Scotland will be the first part of the UK to have a dedicated fund to help with the development of the wave energy sector, energy minister Fergus Ewing said.
The £18 million Marine Renewables Commercialisation Fund (MRCF), which was launched last year, is now to be used to provide support for the wave energy industry.
Projects will be able to apply for cash from next month, with funding expected to be awarded this summer.
Mr Ewing will announce more details of the initiative at the All Energy Conference in Aberdeen today.
He said: “All previous marine energy funding schemes have been open to both wave and tidal projects.
“We are proposing something very different here in Scotland, making us the first in the UK.”
Mr Ewing said the need for different sources of funding for wave and tidal energy projects had been “debated for a while now within industry circles” and added that the Scottish Government had listened to the marine renewables industry on this issue.
The minister described marine energy as an “exciting green growth sector”, saying Scotland has a “world-leading resource and is a hot-bed of innovation and talent”.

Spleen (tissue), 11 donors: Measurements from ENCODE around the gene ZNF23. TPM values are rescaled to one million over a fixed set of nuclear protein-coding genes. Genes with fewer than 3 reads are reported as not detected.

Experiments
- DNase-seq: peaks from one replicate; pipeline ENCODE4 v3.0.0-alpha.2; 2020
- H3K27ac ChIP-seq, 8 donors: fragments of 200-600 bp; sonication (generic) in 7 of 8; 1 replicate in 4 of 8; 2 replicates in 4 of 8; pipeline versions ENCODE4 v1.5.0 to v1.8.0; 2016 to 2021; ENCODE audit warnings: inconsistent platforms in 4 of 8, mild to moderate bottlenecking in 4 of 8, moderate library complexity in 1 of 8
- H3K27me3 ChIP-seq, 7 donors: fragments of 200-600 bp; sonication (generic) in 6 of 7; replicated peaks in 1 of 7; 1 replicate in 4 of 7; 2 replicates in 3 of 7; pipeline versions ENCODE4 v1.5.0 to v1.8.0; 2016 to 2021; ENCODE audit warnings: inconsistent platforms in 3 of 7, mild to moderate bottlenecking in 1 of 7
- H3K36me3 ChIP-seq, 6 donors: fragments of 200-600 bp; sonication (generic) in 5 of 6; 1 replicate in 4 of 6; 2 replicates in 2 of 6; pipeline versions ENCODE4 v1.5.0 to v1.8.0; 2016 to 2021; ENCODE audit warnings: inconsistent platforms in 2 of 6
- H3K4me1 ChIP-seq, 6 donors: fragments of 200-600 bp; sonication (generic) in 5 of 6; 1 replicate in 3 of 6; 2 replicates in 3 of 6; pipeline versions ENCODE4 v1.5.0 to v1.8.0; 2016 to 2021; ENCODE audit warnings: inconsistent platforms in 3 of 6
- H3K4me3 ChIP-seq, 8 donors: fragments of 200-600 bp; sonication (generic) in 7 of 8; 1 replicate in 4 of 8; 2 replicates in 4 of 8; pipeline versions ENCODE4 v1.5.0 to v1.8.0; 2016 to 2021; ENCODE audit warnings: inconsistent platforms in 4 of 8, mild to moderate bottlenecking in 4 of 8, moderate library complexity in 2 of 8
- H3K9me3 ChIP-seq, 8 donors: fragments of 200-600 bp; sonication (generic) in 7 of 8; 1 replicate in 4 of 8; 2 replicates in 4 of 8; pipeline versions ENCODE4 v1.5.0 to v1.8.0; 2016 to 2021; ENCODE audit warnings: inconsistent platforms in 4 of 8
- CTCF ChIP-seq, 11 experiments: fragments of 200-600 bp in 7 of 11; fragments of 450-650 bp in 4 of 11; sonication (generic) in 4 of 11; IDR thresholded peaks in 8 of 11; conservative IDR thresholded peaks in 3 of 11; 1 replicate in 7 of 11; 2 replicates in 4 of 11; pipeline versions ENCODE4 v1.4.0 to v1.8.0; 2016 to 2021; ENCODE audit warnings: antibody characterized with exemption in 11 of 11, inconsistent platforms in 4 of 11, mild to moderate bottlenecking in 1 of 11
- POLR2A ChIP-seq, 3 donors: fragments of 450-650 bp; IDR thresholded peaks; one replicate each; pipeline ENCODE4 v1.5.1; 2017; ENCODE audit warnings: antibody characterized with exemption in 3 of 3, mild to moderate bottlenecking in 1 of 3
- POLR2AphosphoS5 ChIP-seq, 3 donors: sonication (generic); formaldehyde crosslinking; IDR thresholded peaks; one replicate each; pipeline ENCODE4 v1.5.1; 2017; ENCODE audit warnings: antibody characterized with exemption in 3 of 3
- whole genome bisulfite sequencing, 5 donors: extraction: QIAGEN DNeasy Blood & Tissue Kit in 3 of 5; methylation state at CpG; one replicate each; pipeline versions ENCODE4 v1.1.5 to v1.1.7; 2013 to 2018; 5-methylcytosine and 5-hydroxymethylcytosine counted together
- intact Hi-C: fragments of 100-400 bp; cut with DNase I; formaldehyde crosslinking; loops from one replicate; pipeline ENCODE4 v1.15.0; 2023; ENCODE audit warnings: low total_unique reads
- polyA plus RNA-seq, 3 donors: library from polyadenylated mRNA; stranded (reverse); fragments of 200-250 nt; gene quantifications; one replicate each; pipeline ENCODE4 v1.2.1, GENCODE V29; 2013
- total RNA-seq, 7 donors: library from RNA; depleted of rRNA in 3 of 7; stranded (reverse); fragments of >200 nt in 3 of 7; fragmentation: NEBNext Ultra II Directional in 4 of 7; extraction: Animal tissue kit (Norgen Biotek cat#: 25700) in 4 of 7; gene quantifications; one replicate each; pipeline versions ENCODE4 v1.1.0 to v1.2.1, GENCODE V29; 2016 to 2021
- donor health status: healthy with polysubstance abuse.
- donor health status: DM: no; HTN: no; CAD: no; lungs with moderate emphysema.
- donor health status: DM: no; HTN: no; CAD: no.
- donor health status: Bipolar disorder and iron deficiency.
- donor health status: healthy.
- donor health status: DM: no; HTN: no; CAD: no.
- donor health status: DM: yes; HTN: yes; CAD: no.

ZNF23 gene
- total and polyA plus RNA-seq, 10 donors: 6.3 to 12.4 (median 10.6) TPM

He added that the fact that three leading tidal energy projects in Scottish waters had recently secured financial support from other sources - a European Commission fund and a UK Government scheme - gave the Scottish Government “the prospect do something different with the MRCF”.
Mr Ewing said: “We now have the chance to provide much-needed support for other marine renewables activities while still fulfilling the goal of the MRCF - which is to help commercialise the marine energy industry in Scotland.
“Scotland needs both wave and tidal stream technologies to help decarbonise our electricity system, increase energy security and reduce dependence on imported fossil fuels.”
Dr Stephen Wyatt, director of innovation at the Carbon Trust, said it was working with the Scottish Government to “deliver this dedicated support mechanism of financial and technical support for the wave sector to enable wave projects to get to the first array stage”.
He added that this approach would “help keep Scotland, and the rest of the UK, in pole position to capitalise on the tremendous opportunity we have in marine energy”.
Lang Banks, director of environmental charity WWF Scotland, hailed the move as a “very welcome and timely boost for the wave power industry in Scotland”.
He added: “If the industry is to play a major role in Scotland’s energy future then it’s vital we see commercial-scale wave power devices deployed as soon as possible. This move should help make that possible.
“There is a massive amount of power in our seas and Scotland is well-placed to lead in developing the technologies to turn this potential into clean, green electricity.
“Alongside energy-saving measures, marine renewables have an important role to play in meeting the Government commitment to decarbonise our power supply by 2030.
“With careful planning, we can harness wave and tidal energy to help cut our climate emissions while safeguarding the nation’s tremendous marine environment.”